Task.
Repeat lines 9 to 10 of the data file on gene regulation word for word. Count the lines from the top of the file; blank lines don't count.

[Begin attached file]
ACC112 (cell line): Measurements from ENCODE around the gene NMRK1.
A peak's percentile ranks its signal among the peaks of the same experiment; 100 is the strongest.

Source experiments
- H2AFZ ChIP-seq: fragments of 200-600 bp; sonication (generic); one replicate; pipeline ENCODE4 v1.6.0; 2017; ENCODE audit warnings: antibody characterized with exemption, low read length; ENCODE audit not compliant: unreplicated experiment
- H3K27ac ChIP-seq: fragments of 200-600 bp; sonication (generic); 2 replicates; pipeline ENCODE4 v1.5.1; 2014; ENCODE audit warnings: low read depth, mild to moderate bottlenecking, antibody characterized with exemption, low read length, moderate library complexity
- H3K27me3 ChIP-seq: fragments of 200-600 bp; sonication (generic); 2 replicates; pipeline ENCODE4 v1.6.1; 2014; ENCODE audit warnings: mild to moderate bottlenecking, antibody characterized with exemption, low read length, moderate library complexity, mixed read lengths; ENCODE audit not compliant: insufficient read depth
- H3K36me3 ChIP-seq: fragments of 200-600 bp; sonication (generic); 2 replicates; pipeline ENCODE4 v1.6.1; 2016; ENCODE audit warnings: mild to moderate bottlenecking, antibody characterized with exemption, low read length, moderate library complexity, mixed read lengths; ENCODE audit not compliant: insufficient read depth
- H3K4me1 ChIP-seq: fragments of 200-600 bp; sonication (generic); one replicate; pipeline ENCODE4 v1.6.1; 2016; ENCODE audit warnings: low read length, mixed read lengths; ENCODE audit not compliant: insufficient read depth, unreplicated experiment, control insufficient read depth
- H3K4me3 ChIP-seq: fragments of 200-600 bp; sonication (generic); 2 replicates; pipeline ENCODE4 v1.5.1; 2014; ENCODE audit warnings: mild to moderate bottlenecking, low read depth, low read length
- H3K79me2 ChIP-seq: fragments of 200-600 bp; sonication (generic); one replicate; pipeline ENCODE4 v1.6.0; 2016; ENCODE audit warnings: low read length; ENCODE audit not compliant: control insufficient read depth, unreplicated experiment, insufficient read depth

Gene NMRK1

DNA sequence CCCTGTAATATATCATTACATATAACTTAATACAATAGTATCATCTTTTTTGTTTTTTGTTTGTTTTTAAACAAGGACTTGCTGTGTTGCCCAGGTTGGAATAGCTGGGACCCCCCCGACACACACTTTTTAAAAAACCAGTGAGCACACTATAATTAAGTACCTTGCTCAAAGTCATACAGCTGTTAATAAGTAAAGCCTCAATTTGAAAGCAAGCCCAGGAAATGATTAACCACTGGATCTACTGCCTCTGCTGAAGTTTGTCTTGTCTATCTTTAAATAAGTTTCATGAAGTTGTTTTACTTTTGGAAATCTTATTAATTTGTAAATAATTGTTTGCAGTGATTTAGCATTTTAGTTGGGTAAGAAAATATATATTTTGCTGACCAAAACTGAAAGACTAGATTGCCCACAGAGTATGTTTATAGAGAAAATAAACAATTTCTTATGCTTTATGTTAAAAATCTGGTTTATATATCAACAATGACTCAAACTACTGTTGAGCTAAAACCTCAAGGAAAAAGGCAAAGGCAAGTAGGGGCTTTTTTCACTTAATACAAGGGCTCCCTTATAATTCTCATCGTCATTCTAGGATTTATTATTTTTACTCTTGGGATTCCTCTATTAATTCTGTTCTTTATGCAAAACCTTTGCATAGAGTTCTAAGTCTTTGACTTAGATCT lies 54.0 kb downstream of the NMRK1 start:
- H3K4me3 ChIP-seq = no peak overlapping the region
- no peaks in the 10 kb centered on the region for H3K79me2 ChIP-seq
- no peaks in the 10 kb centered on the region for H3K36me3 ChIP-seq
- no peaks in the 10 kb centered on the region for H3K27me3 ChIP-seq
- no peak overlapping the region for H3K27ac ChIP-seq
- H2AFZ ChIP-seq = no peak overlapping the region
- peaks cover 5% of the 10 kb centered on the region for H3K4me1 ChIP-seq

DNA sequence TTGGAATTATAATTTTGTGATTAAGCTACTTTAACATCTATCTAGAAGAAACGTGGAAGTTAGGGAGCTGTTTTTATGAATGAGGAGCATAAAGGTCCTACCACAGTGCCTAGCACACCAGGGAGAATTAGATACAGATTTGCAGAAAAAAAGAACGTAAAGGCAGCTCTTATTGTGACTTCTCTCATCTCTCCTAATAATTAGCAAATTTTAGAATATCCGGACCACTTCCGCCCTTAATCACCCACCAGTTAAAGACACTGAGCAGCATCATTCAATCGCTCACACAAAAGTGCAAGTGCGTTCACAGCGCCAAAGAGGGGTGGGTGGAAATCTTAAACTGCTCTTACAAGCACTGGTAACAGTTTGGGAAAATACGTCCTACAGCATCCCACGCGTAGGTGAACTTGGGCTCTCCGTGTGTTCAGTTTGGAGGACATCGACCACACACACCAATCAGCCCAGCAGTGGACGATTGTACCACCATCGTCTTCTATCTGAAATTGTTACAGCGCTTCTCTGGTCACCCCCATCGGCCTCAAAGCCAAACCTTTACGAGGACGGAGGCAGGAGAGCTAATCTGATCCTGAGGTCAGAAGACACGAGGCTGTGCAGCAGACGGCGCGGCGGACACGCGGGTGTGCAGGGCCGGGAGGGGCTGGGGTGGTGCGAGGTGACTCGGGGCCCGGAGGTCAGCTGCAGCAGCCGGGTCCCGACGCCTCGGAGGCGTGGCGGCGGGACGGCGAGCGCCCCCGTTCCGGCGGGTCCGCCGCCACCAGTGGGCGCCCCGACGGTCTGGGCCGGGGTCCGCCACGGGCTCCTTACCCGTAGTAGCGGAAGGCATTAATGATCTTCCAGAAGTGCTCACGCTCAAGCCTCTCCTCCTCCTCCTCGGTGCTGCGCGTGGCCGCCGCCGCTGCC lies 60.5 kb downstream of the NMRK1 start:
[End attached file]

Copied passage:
- H3K4me3 ChIP-seq: fragments of 200-600 bp; sonication (generic); 2 replicates; pipeline ENCODE4 v1.5.1; 2014; ENCODE audit warnings: mild to moderate bottlenecking, low read depth, low read length
- H3K79me2 ChIP-seq: fragments of 200-600 bp; sonication (generic); one replicate; pipeline ENCODE4 v1.6.0; 2016; ENCODE audit warnings: low read length; ENCODE audit not compliant: control insufficient read depth, unreplicated experiment, insufficient read depth